Born in Port Au Prince, Fritz St. Jean emerged as one of Haiti's most illustrious self-taught artists. Initially, his style consisted of painting animal and jungle scenes on canvas. However, in 1980, St. Jean broke away from the staid pastoral themes to memorialize his hopes and dreams for Haiti through his paintings. Being widely viewed as socio-political commentaries on the dichotomous realities of Haitian life, St. Jean's paintings transport the viewer to scenes of mysticism, idealism, and humanity all in one. He is noted as a master in color and detail as his works are continuously punctuated by the use of bold colors and fine lines. Often, his paintings celebrate Haiti's religious culture in Voodoo and encapsulate its rich history. Paying tribute to a country that was once called La Perle des Antilles (The Pearl of Antilles due to its natural beauty and countenance), St. Jean's paintings are artistic love notes to his homeland. Suffice it to say, Haiti continues to be the source of St. Jean’s inspiration.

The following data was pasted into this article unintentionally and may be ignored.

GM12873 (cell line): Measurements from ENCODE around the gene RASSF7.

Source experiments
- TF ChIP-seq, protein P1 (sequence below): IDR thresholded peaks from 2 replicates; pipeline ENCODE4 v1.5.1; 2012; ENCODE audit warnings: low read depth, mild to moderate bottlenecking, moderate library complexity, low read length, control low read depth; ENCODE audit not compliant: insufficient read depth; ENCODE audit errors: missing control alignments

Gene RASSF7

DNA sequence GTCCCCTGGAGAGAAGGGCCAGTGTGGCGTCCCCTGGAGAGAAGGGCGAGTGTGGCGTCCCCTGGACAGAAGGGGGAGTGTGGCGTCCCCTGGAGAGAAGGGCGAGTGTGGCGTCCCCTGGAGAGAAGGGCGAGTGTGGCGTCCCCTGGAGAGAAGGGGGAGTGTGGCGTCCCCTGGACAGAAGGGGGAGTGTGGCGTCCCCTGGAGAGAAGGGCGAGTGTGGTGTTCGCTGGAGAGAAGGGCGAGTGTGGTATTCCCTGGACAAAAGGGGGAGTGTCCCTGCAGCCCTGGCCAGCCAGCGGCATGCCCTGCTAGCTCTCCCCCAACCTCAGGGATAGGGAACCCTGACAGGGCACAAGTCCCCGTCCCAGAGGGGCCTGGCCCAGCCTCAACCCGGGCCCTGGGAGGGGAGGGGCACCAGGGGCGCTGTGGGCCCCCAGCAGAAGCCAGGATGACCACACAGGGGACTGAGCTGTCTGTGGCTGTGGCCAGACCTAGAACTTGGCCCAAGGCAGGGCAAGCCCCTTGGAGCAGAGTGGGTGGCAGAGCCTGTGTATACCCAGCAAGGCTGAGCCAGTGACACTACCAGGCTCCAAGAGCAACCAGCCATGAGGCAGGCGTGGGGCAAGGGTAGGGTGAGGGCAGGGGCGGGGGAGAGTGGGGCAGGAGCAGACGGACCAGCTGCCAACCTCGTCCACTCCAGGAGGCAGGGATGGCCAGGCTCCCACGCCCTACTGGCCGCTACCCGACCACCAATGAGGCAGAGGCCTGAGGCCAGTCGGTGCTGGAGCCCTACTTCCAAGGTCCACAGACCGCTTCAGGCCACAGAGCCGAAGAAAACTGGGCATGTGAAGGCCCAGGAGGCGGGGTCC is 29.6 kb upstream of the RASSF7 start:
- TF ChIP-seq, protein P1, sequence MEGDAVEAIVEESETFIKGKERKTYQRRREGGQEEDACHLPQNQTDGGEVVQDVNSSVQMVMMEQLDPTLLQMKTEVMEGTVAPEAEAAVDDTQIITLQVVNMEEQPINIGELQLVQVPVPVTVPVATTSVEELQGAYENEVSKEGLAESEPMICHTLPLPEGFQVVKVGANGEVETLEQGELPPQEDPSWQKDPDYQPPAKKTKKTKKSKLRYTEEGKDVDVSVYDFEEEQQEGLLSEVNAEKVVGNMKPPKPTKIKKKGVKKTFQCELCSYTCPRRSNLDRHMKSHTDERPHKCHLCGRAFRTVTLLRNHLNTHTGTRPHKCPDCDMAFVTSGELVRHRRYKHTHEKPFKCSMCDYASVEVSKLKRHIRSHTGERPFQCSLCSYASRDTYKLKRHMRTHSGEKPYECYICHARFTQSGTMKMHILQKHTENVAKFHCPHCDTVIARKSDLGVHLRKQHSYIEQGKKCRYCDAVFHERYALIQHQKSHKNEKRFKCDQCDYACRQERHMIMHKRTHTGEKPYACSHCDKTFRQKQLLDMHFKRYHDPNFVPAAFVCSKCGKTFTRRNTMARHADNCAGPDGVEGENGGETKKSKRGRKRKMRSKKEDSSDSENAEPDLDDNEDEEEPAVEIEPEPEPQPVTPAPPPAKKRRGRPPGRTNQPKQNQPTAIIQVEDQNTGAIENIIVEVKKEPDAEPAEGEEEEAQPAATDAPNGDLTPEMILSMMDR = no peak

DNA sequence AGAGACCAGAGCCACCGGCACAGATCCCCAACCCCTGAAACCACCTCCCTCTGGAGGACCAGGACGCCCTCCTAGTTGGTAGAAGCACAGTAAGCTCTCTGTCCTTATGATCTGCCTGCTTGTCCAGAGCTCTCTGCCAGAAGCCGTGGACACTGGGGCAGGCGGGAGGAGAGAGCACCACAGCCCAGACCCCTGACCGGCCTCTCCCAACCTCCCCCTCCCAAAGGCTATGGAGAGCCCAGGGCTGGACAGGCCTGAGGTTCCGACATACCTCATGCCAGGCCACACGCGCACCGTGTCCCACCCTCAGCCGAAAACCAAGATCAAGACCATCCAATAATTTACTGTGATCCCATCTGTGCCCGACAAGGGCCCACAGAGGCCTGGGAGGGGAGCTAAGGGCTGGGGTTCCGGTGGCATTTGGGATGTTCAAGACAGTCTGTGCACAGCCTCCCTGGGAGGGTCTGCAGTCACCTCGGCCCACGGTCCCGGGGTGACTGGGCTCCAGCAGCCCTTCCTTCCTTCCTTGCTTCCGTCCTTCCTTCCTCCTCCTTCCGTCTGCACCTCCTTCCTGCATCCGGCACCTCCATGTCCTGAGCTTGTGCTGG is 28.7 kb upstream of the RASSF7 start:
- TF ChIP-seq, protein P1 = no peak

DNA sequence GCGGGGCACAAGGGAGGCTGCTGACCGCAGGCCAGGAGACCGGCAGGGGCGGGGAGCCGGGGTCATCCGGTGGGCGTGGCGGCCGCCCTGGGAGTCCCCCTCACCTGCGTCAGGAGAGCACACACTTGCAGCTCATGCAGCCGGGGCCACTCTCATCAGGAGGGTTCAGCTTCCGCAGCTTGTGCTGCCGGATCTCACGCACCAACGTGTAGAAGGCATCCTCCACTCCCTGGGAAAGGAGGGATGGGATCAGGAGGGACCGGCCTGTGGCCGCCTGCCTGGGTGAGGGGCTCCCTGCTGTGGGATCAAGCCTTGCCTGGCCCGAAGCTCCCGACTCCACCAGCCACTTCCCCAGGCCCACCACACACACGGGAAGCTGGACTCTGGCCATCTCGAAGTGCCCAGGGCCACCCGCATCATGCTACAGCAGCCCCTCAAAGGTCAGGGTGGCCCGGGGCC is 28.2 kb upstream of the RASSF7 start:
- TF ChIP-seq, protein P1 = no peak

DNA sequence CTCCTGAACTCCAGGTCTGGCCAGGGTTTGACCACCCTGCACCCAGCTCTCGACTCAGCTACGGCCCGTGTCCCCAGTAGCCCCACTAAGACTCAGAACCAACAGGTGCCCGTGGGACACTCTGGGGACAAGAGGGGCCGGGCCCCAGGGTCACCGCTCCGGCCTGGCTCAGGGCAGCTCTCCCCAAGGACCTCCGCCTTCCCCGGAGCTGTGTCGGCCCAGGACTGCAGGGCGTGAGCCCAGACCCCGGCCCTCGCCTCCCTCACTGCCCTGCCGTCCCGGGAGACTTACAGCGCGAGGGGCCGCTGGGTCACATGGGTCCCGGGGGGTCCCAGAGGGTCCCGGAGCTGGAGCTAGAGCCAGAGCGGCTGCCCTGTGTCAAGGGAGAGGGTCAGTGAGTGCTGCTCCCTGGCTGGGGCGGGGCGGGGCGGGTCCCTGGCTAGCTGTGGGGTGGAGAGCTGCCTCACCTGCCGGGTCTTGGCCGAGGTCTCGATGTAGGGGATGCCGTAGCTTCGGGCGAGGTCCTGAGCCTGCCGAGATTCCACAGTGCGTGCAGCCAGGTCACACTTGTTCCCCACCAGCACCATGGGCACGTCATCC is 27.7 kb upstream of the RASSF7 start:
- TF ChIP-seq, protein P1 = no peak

Fritz St. Jean has made notable achievements throughout his artistic career. Winning several top prizes, including the First Prize in the 1983 Air France poster competition, Mr. St Jean's works were featured in the landmark exhibition “The Sacred Arts of Haitian Voodoo” at the American Museum of Natural History in 1998. Not to mention, his work has been published in many art books and exhibited at various art institutions worldwide, including shows in France, Italy, Kenya, and Switzerland.